December 2, 2023 | Rome, Italy

Who’s in charge here?

By |2018-03-21T20:04:04+01:00November 2nd, 2016|At Large & Sports|
Former Dutch star and Inter manager Frank De Boer was fired Nov. 1 after failing to coax results from Argentine Mauro Icardi and the rest of his troubled team.

ooking at the Serie A standings 11 rounds into the season, arguably the biggest surprise is Inter sitting in the second half of the table in 11th place. They’ve lost four of their last five league matches heading into November.

The nerazzurri finished fourth place in last year’s campaign and made a net spend of over €100 million in the summer transfer market, making the slow start inconceivable to their fans. Captain Mauro Icardi and new manager Frank De Boer have come under the most scrutiny, with De Boer fired on Nov. 1 after less than three months in charge.

If the club ever needed a scapegoat for their struggles, then Icardi has bent over backwards to place himself in the line of fire.

At 23, the Argentinian striker has already managed to become one of the most polarizing figures in world football. While at Sampdoria, he ran off with — and eventually married — teammate Maxi Lopez’s wife, Argentine showgirl Wanda Nara. The whole thing seemed sleazy but hardly surprising in the world of professional athletes. The shocking aspect was Icardi’s eagerness to broadcast the entire saga on Instagram.

Since then, Icardi moved to Inter and largely stayed out of trouble. He was even named captain in 2015, around the same time that he appointed wife Nara to be his agent. To no one’s surprise, negotiations for his contract renewal this past summer were a rather public affair.

After a strong start to this season from Icardi and encouraging signs from Inter, a furor erupted in mid-October when Icardi released his autobiography, Sempre Avanti (“Always Forward”). In it, Icardi recounted a heated exchange with Inter ultras — the name given to proudly belligerent superfans — during the 2014-15 season, when the striker allegedly tried to give his shirt to a young fan but had it thrown back in his face by one of the ultra bosses, disgruntled with the team’s performance.

Icardi describes verbally confronting the fan, but the most incendiary excerpts concern the ensuing scene in the locker room, where he claimed to have been received “like an idol” by his teammates. He recounts saying, “I’m ready to face [the ultras] one by one. Maybe they don’t know that I grew up in one of the South American neighborhoods with the highest rates of crime and people killed in the street… How many of them are there? Fifty? A hundred? Two hundred? OK, record my message and let them hear it. I will bring 100 criminals from Argentina who will kill them on the spot.”

The reaction from the ultras was swift and unequivocal. Banners filled the Curva Nord, the bleacher seats occupied by the ultras, calling Icardi unfit for captain and much worse. A banner outside his house read: “We are here. When your Argentinian friends arrive, let us know.” The ultras also claimed the story was fabricated, calling out his cowardice for enlisting a child to gain sympathy.

Inter fans are divided on their captain, with many outside the curva trying to drown out the ultras with messages of support. All of this makes for a surreal atmosphere on Sunday afternoons.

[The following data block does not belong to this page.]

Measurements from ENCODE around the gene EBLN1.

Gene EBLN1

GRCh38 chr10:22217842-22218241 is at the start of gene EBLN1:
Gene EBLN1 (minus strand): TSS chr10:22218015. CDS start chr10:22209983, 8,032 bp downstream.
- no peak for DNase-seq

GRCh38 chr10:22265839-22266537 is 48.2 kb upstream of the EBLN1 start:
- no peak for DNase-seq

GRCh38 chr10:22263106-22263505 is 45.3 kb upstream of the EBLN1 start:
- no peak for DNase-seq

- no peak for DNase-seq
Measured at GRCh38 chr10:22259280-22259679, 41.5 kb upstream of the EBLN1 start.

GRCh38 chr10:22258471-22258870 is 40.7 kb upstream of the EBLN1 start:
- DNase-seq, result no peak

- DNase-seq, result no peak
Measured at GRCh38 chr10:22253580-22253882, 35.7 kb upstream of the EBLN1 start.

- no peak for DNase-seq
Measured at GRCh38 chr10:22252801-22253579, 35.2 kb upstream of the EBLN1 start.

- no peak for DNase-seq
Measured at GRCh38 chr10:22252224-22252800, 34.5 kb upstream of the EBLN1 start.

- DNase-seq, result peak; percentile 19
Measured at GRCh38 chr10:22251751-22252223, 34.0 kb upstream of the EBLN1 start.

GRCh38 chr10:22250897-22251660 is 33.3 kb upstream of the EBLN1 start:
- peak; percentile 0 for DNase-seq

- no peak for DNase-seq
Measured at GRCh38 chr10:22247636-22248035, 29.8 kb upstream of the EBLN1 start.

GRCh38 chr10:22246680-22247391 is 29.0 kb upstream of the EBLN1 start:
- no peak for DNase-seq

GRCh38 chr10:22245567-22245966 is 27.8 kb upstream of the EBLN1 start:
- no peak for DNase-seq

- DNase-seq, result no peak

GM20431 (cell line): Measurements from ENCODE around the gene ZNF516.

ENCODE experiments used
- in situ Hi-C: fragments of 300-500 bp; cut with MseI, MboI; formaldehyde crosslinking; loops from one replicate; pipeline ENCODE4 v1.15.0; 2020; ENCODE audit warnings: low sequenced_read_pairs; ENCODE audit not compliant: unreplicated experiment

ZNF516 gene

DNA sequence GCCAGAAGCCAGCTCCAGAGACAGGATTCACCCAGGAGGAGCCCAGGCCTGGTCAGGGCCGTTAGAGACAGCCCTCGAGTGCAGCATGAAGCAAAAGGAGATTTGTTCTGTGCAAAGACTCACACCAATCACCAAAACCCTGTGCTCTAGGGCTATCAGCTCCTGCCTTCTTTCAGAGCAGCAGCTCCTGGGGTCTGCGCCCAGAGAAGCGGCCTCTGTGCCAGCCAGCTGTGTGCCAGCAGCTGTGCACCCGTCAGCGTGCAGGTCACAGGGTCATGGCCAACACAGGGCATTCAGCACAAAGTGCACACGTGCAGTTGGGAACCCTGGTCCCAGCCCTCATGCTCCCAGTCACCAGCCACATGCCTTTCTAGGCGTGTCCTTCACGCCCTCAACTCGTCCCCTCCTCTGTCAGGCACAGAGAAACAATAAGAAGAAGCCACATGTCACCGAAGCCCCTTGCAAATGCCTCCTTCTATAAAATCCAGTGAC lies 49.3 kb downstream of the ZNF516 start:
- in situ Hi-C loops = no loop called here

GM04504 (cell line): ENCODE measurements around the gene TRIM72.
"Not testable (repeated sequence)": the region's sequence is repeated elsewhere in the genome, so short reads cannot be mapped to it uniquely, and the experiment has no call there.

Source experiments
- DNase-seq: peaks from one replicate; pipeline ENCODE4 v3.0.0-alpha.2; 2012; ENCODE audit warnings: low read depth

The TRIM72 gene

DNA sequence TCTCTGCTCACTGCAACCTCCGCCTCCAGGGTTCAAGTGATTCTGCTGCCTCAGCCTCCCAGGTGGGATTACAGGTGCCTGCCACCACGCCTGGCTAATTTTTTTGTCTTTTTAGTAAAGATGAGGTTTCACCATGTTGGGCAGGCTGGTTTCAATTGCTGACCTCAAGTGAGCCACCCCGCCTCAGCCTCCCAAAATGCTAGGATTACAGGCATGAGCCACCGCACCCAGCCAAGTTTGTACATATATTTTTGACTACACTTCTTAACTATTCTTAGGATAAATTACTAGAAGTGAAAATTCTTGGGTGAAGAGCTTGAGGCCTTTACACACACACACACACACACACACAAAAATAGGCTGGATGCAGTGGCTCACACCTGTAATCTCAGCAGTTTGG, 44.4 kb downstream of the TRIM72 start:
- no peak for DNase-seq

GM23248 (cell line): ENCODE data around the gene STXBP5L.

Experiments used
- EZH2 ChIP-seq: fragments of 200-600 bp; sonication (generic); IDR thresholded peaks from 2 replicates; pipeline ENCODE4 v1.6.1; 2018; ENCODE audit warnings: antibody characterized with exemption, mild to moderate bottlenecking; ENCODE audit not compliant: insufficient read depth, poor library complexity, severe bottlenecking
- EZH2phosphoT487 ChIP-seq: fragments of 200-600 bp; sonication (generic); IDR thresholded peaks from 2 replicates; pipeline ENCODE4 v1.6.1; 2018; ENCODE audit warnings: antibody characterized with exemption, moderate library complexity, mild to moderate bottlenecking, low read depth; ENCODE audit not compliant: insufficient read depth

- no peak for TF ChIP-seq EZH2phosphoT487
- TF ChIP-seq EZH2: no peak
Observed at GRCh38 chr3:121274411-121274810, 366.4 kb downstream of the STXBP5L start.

Given Icardi’s track record, it’s not surprising that the young striker would wear more than just his captain’s armband on his sleeve. After all, sports stars publish tell-all autobiographies all the time. Just not at 23.

Icardi needs to question his own judgment and PR advice, but questions need to be asked about the club’s (lack of) involvement. It is unthinkable that no one in the organization screened the autobiography. If someone did, they approached it with extreme naiveté.

Roberto Mancini was Inter manager until early August 2016, when he left the club by mutual consent. He had complaints about player investment, but also about the lack of dialogue between the club — Indonesian president Erick Thohir and British CEO Michael Bolingbroke, in particular — and his coaching staff. He wasn’t told about the sale of the club to current Chinese owners, Suning Group. Mancini wanted more of an Italian presence on the operational side.

The fact that no one stepped in to put a sock in Icardi’s mouth proves a lot of Mancini’s points. There was either a lack of hands-on involvement from the foreign ownership, or a lack of contextual awareness.

Dutchman De Boer, who inherited Mancini’s role, hardly stood a chance. Besides not speaking Italian, De Boer tried and failed to make sense of a team constructed based on Mancini’s wish list. A flurry of signings in late August occurred after he’d taken charge and weren’t even his first choices. Positions of weakness, such as fullback and defensive midfield, were not adequately addressed.

Anyone who has watched Inter this season has seen a far more cohesive style of play — in the attacking third, in particular — than under Mancini, but alarming lapses in concentration that have seen Inter concede the first goal in virtually every game. While self-belief and concentration are qualities that are said to stem from the manager, one can hardly blame De Boer for the air of near-chaotic uncertainty that continues dogging the club. A stopgap manager — it has briefly elevated youth team coach Stefano Vecchi — was the last thing a team that’s had eight managers in the last seven seasons needed.

Yet Inter’s crisis of leadership originates far higher up the food chain than Icardi or De Boer. There will be no progress on the field until it’s stabilized.

About the Author:

Dino wrote "Divin Codino," the magazine's sports column from 2015 through 2016.